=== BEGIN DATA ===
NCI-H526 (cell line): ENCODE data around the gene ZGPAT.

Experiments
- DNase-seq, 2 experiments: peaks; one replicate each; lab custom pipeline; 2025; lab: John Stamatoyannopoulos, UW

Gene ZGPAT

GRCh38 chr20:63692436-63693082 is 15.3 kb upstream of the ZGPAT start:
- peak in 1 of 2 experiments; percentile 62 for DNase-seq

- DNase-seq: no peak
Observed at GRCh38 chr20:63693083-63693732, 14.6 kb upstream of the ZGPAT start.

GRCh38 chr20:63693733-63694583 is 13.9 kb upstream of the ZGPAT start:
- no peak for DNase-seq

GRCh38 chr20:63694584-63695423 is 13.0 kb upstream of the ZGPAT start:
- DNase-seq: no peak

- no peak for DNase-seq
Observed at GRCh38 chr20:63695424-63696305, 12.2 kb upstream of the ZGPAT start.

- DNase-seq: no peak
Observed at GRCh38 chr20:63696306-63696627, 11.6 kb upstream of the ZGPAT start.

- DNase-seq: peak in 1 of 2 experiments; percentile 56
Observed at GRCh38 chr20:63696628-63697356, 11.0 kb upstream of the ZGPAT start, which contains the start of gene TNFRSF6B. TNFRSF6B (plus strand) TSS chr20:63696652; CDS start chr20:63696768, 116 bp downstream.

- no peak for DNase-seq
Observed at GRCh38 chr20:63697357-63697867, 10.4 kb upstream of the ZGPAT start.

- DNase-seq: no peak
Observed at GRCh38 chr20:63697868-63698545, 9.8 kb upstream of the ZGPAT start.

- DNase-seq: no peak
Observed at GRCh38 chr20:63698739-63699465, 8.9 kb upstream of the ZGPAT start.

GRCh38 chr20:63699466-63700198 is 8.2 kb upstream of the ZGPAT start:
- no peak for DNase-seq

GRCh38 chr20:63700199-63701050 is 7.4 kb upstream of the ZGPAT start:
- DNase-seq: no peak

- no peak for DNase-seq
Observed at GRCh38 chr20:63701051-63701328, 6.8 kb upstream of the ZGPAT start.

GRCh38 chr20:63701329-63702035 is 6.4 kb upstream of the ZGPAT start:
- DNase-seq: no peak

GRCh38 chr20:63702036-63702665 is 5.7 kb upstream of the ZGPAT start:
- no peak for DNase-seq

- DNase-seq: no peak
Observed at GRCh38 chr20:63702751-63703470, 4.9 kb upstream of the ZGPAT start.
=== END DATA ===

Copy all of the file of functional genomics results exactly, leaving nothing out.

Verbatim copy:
NCI-H526 (cell line): ENCODE data around the gene ZGPAT.

Experiments
- DNase-seq, 2 experiments: peaks; one replicate each; lab custom pipeline; 2025; lab: John Stamatoyannopoulos, UW

Gene ZGPAT

GRCh38 chr20:63692436-63693082 is 15.3 kb upstream of the ZGPAT start:
- peak in 1 of 2 experiments; percentile 62 for DNase-seq

- DNase-seq: no peak
Observed at GRCh38 chr20:63693083-63693732, 14.6 kb upstream of the ZGPAT start.

GRCh38 chr20:63693733-63694583 is 13.9 kb upstream of the ZGPAT start:
- no peak for DNase-seq

GRCh38 chr20:63694584-63695423 is 13.0 kb upstream of the ZGPAT start:
- DNase-seq: no peak

- no peak for DNase-seq
Observed at GRCh38 chr20:63695424-63696305, 12.2 kb upstream of the ZGPAT start.

- DNase-seq: no peak
Observed at GRCh38 chr20:63696306-63696627, 11.6 kb upstream of the ZGPAT start.

- DNase-seq: peak in 1 of 2 experiments; percentile 56
Observed at GRCh38 chr20:63696628-63697356, 11.0 kb upstream of the ZGPAT start, which contains the start of gene TNFRSF6B. TNFRSF6B (plus strand) TSS chr20:63696652; CDS start chr20:63696768, 116 bp downstream.

- no peak for DNase-seq
Observed at GRCh38 chr20:63697357-63697867, 10.4 kb upstream of the ZGPAT start.

- DNase-seq: no peak
Observed at GRCh38 chr20:63697868-63698545, 9.8 kb upstream of the ZGPAT start.

- DNase-seq: no peak
Observed at GRCh38 chr20:63698739-63699465, 8.9 kb upstream of the ZGPAT start.

GRCh38 chr20:63699466-63700198 is 8.2 kb upstream of the ZGPAT start:
- no peak for DNase-seq

GRCh38 chr20:63700199-63701050 is 7.4 kb upstream of the ZGPAT start:
- DNase-seq: no peak

- no peak for DNase-seq
Observed at GRCh38 chr20:63701051-63701328, 6.8 kb upstream of the ZGPAT start.

GRCh38 chr20:63701329-63702035 is 6.4 kb upstream of the ZGPAT start:
- DNase-seq: no peak

GRCh38 chr20:63702036-63702665 is 5.7 kb upstream of the ZGPAT start:
- no peak for DNase-seq

- DNase-seq: no peak
Observed at GRCh38 chr20:63702751-63703470, 4.9 kb upstream of the ZGPAT start.